Good morning, it’s Tuesday, Aug. 11, 2020. On this date in 1911, an unknown 19-year-old Hawaiian swimmer named Duke Kahanamoku shattered the world record in the 100-yard freestyle. The feat was accomplished at an AAU swim meet in Honolulu Harbor and the recorded time was so fast — it broke the existing record by 4.6 seconds — that official swim organizations wouldn’t recognize it for four years.
Partly, this reluctance stemmed from honest doubts that any human could travel through the water so fast. Some of it was also straight-up racism. But this was a man whose talent and appeal parted the currents of skepticism and racism as easily as he sliced through the water.
I said that Duke Kahanamoku was “unknown.” While that was true on the mainland, he was certainly known in the Hawaiian Islands. By the following summer he would be a household name in this country. Even now, his name is revered by those who love the ocean, as I’ll explain in a moment. First, I’d point you to RealClearPolitics’ front page, which presents our poll averages, videos, breaking news stories, and aggregated opinion pieces spanning the political spectrum. We also offer original material from our own reporters and contributors, including the following:
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At the 1912 Olympics in Stockholm, Duke Kahanamoku won gold and silver medals in the pool. World War I prevented the Games from being held in 1916, when Kahanamoku was at the peak of his athletic ability, but he came back in the 1920 Olympics in Antwerp, winning gold in the 100-meter freestyle again and anchoring the American 800-meter relay team in a first-place finish as well.
Four years later, while in his mid-30s, he finished second in a storied U.S. sweep in the100-meter freestyle at the 1924 Games. Johnny Weissmuller, who parlayed his athletic prowess into a Hollywood career in an iconic role, won gold; “The Duke” won silver; and his younger brother, Samuel Kahanamoku, won the bronze.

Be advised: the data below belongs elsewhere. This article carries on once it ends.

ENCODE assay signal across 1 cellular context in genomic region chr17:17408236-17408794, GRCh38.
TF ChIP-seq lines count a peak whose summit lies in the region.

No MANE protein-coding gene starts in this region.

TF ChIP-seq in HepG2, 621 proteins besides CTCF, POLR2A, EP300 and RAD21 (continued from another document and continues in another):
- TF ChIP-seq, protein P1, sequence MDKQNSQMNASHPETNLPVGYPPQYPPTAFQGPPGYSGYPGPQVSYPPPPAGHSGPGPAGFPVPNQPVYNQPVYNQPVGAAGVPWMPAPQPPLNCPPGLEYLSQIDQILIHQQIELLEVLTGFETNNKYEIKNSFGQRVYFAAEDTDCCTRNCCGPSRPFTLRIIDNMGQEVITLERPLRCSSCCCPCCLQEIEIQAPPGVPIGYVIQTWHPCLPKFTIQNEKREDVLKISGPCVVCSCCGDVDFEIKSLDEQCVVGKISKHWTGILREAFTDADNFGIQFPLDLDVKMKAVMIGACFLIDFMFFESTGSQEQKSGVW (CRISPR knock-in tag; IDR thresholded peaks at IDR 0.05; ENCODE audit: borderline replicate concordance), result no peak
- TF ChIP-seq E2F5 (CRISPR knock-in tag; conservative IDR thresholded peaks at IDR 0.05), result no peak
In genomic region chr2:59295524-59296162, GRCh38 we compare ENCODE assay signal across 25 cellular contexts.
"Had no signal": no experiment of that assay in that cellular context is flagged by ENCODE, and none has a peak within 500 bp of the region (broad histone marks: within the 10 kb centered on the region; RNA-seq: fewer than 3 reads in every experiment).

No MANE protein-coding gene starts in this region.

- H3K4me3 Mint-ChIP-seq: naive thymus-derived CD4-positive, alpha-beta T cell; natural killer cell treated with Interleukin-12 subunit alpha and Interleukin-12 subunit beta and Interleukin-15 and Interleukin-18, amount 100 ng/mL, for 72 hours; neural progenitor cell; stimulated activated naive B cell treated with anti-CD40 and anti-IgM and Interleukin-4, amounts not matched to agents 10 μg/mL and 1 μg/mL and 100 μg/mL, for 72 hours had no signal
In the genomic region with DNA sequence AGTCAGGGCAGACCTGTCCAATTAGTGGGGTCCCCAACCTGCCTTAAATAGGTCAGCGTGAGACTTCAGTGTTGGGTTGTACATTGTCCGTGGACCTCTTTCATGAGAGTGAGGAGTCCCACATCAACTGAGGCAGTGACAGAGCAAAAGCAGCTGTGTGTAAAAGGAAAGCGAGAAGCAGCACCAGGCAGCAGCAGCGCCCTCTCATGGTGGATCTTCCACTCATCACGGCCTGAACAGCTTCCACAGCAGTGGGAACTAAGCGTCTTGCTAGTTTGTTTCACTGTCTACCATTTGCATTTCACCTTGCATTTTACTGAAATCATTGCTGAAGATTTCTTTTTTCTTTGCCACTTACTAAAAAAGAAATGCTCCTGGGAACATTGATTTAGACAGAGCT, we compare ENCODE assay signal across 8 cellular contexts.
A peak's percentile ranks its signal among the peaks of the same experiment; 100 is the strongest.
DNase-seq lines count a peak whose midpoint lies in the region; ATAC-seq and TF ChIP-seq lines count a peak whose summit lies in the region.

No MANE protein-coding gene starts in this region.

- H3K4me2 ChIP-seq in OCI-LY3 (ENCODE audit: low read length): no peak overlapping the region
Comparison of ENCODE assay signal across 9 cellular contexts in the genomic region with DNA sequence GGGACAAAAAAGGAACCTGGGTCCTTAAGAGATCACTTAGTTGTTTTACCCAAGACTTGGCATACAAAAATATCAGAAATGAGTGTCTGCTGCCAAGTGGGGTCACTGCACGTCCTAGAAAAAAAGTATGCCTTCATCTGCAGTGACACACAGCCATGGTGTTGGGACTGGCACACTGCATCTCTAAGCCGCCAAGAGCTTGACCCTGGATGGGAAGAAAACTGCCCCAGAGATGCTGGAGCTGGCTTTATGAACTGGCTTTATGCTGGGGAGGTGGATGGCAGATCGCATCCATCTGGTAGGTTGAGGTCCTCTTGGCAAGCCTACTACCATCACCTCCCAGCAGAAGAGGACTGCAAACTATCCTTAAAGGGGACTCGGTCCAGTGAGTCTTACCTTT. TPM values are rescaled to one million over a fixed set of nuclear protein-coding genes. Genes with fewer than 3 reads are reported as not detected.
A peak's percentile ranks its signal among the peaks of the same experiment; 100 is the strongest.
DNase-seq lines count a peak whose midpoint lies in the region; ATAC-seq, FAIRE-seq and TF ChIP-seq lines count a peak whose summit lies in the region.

Duke Kahanamoku’s Olympic career ended in 1932, at the Los Angeles Olympics. Nearing age 42, he was an alternate member on the bronze-medal-winning U.S. water polo team.
During those years, all he did when not competing in swim meets was reintroduce the world to an ancient sport and make it accessible to the masses.
Surfing — or “wave sliding,” as it was known — had been the province of Hawaiian royalty. Riding a 16-foot longboard that weighed over 100 pounds, The Duke showed the world that the big waves were accessible to anyone with the guts and skill to ride them. Known as “the father of surfing,” he was the first person inducted into both the International Swimming Hall of Fame and the Surfing Walk of Fame. In 1999, Surfing magazine named Duke Kahanamoku “the surfer of the century.”
At the end of the 2012 biopic “Chasing Mavericks,” a story about legendary young surfer Jay Moriarity, the protagonist’s surfing mentor, Frosty Hesson, ruminates about humans’ relationship with the oceans. “We all come from the sea, but we are not all of the sea,” Frosty says. “Those of us who are, we children of the tides, must return to it again and again, until the day we don’t come back, leaving behind only that which was touched along the way.”
Unlike Jay Moriarity, Duke Kahanamoku lived a long life. When he died in 1968 at age 77, thousands attended his funeral on Waikiki Beach to say goodbye. Millions of others have been “touched along the way” by his spirit. They still are being touched by him — every time a young surfer buys or borrows that first surfboard and decides to test himself, or herself, against the waves.
Carl M. Cannon
Washington Bureau chief, RealClearPolitics